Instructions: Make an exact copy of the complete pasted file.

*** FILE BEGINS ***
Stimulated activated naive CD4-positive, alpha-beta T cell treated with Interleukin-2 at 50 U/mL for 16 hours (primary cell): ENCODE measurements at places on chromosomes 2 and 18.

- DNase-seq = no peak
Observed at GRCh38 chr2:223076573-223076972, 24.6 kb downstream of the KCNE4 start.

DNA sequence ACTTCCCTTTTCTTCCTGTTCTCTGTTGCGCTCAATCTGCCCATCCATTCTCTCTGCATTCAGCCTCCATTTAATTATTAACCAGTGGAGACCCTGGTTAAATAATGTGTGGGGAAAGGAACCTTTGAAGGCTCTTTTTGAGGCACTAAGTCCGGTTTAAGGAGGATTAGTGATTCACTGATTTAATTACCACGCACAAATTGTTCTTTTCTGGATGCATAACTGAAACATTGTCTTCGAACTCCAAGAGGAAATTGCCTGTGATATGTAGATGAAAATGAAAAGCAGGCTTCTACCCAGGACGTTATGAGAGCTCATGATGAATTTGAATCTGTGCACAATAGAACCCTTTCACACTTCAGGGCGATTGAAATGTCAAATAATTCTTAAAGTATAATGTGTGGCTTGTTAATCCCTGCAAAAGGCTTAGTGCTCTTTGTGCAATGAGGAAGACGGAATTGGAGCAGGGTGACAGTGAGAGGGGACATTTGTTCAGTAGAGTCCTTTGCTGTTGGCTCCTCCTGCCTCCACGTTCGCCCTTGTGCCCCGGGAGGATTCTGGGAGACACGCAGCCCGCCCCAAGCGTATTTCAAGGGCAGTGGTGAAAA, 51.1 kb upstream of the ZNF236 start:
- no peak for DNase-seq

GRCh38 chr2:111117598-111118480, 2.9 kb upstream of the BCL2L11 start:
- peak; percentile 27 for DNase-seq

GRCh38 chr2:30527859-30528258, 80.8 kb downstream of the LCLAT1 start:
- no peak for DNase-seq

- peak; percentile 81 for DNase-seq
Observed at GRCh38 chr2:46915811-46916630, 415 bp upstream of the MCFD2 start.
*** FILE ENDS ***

Stimulated activated naive CD4-positive, alpha-beta T cell treated with Interleukin-2 at 50 U/mL for 16 hours (primary cell): ENCODE measurements at places on chromosomes 2 and 18.

- DNase-seq = no peak
Observed at GRCh38 chr2:223076573-223076972, 24.6 kb downstream of the KCNE4 start.

DNA sequence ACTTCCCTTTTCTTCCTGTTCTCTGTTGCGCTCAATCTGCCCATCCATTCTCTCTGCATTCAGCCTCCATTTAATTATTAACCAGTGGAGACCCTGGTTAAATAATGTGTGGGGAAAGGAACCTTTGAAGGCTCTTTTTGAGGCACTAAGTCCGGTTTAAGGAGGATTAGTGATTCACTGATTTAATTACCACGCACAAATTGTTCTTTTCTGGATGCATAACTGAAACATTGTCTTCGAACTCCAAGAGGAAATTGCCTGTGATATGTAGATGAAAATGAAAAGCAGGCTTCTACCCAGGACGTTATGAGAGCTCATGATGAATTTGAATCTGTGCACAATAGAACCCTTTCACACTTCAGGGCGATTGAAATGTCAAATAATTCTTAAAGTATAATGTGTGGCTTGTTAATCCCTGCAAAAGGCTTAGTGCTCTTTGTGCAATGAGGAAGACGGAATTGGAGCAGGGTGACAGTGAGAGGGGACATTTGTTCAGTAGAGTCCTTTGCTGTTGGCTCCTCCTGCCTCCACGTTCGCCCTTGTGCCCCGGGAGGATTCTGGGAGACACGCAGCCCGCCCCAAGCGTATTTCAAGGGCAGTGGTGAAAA, 51.1 kb upstream of the ZNF236 start:
- no peak for DNase-seq

GRCh38 chr2:111117598-111118480, 2.9 kb upstream of the BCL2L11 start:
- peak; percentile 27 for DNase-seq

GRCh38 chr2:30527859-30528258, 80.8 kb downstream of the LCLAT1 start:
- no peak for DNase-seq

- peak; percentile 81 for DNase-seq
Observed at GRCh38 chr2:46915811-46916630, 415 bp upstream of the MCFD2 start.